There Is No ‘Better,’ Just ‘Different’

This weekend has seen the NAMM show happening in California. And all the drum/cymbal/percussion companies are showing off their new wares. So this is a good time to talk about all the instruments we use. There is a prevailing sort of relationship with our gear where we often say one thing is better than another. “Pearl drums are better than Ludwig,” or, “Sabian is better than Zildjian,” etc. Now all of this sort of thinking is fueled by the glossy drum magazines and the ads in them proclaiming gear that is bigger, better, best. But that's a fallacy we buy into.

What is the best gear for you?

Ponder this for the moment: what is the best gear for you? There is no one answer to this. The answer for you might be: the least expensive, the loudest, the shiniest, the sturdiest, the prettiest, the most sensitive, etc. We each have different needs. What I need in a drum or cymbal is probably different than what you need. 

My criteria for a drum is that it is round, and when I put my choice of head on it that I can get the sound I need/want. My criteria for a cymbal is that it produces the sound I need for the music I am doing. Nowhere do I look at who makes it or where it comes from. That is immaterial as far as the end result—the music. Does the music care if I am playing Pearl, or TAMA, or Ludwig, or Craviatto drums? Not in the least. The music, and listeners, only care that I am producing the right sound, at the right time, for the music that is being played.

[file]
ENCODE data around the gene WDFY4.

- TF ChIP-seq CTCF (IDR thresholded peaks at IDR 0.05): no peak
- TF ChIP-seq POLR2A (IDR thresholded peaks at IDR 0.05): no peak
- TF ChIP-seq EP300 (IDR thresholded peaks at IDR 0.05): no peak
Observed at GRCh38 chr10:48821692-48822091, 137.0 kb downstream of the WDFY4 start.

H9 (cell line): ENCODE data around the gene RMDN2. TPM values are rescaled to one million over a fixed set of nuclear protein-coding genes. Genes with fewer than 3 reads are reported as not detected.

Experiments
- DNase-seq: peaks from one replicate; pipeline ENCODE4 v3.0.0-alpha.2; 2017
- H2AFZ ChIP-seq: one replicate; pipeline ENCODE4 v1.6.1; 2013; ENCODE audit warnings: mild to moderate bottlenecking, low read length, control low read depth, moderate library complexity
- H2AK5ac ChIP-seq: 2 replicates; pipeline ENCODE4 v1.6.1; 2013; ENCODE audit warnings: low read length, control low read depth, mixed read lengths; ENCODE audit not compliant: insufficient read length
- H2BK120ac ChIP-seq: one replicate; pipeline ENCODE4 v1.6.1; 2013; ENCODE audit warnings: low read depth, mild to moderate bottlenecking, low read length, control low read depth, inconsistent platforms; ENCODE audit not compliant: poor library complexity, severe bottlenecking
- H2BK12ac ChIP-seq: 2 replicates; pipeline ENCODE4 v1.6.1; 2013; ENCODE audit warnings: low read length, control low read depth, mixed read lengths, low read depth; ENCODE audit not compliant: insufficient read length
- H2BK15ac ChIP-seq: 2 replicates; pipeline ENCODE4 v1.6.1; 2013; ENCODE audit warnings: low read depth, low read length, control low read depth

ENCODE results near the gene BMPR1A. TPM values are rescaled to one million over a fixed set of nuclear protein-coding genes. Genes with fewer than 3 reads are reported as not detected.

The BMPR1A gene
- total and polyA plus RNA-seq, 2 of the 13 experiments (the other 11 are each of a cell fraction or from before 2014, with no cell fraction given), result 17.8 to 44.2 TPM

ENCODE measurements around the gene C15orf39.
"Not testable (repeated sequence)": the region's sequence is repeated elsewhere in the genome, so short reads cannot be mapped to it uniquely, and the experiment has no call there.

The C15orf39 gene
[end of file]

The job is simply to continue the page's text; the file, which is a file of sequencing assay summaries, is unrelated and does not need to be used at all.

This is not to say that I don't prefer some brands over others. I have found some brands that tend to produce, or allow me to easily produce, the sounds I want more than others. There are some drums that I prefer the features, like throw offs, hardware, etc. to other brands, but I never prefer something at the sacrifice of the sound. And just because one thing works well for me doesn't mean that it will be right for you. 

We all have different needs and different expectations.
That is why artist endorsements, and the ads/publicity around them are a double edged sword: they can possibly point the way to a sound you can use, but they can't be taken at face value—“I need this because (famous drummer) plays them!” In buying into that myth you do both yourself, and the music, a disservice. This gets particularly sticky when an artist you admire, and perhaps play the same gear as, switches endorsements. Does that invalidate your choice to play the gear you have? Do you now dump things and procure the new stuff? Or do you just play what you want/need to create the sounds you need no matter what the gear is?

Ponder this the next time you feel influenced to buy something because someone you admire is playing it…

~ MB



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